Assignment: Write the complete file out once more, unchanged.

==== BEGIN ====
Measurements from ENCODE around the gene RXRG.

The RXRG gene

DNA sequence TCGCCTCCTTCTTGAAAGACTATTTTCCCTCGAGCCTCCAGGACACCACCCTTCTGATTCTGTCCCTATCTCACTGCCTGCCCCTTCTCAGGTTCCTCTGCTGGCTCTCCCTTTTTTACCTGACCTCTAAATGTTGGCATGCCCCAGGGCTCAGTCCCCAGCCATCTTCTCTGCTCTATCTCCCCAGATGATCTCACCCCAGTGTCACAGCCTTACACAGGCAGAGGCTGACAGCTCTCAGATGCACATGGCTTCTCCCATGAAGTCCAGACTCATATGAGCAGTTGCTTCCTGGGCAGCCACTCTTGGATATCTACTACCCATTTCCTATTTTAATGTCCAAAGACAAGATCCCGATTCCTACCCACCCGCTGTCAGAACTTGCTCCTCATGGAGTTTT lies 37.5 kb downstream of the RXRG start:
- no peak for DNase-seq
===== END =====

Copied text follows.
Measurements from ENCODE around the gene RXRG.

The RXRG gene

DNA sequence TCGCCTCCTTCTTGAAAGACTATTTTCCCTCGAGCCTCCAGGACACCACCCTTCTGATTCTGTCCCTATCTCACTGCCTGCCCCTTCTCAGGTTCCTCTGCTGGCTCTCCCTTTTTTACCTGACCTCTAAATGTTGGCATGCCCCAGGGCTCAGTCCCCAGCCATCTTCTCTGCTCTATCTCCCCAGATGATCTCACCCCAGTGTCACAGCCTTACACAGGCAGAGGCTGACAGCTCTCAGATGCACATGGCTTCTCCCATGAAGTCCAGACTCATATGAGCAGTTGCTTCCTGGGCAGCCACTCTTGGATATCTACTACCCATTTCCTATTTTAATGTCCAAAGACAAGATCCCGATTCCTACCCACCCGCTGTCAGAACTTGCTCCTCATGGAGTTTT lies 37.5 kb downstream of the RXRG start:
- no peak for DNase-seq